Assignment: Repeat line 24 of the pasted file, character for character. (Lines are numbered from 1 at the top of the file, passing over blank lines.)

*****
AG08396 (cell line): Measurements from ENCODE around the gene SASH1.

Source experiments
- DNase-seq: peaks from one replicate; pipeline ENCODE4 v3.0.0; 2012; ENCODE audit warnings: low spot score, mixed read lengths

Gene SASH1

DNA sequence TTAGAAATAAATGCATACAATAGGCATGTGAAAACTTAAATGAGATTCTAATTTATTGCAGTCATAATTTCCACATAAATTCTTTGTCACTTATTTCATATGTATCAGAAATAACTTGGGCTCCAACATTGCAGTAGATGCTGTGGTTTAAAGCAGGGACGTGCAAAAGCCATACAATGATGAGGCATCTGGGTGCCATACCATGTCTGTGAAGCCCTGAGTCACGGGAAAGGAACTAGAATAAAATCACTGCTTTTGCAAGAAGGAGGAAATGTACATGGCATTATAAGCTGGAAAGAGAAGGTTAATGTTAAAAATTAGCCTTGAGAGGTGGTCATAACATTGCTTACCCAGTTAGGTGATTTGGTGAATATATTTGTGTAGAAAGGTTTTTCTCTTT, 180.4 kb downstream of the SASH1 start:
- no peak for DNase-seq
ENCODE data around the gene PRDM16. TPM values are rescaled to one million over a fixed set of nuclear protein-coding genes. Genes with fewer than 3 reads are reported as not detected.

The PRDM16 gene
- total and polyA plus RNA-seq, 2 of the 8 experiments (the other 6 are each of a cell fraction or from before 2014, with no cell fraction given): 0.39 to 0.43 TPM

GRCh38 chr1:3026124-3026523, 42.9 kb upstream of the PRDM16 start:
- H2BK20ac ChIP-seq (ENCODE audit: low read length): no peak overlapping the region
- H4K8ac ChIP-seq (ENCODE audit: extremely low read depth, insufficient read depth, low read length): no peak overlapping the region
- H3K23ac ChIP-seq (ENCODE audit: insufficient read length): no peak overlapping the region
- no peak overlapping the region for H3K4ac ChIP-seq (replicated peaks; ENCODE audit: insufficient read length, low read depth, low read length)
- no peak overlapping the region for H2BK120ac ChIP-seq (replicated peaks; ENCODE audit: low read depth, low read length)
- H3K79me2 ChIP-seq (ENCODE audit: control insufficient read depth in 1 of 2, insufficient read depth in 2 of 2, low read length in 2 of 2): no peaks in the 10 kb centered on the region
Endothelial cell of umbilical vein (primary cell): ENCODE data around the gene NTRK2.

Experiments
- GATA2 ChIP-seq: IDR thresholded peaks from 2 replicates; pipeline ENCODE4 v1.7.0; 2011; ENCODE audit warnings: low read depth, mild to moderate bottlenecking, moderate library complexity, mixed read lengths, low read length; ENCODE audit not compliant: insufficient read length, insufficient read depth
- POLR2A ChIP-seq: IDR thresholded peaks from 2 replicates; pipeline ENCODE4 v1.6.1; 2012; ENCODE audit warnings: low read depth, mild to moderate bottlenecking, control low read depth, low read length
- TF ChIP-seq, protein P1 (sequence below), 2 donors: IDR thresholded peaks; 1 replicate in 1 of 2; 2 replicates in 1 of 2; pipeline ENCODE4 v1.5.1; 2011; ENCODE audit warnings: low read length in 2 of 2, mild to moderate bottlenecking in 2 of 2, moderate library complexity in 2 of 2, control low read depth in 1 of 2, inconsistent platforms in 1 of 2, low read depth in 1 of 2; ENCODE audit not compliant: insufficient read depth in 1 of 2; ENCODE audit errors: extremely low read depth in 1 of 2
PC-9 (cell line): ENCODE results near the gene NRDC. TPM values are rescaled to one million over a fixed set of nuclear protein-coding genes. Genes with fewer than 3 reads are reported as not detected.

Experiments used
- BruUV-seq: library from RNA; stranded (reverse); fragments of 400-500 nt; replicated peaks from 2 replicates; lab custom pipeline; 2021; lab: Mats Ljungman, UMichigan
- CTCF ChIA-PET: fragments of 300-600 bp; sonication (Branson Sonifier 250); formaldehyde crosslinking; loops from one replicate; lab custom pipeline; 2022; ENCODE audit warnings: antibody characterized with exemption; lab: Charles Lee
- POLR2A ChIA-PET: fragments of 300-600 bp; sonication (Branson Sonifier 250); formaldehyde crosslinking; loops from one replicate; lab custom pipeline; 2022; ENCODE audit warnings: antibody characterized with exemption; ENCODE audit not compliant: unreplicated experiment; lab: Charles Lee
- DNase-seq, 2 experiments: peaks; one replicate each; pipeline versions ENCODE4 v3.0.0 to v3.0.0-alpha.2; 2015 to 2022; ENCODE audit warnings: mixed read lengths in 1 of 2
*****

- BruUV-seq: library from RNA; stranded (reverse); fragments of 400-500 nt; replicated peaks from 2 replicates; lab custom pipeline; 2021; lab: Mats Ljungman, UMichigan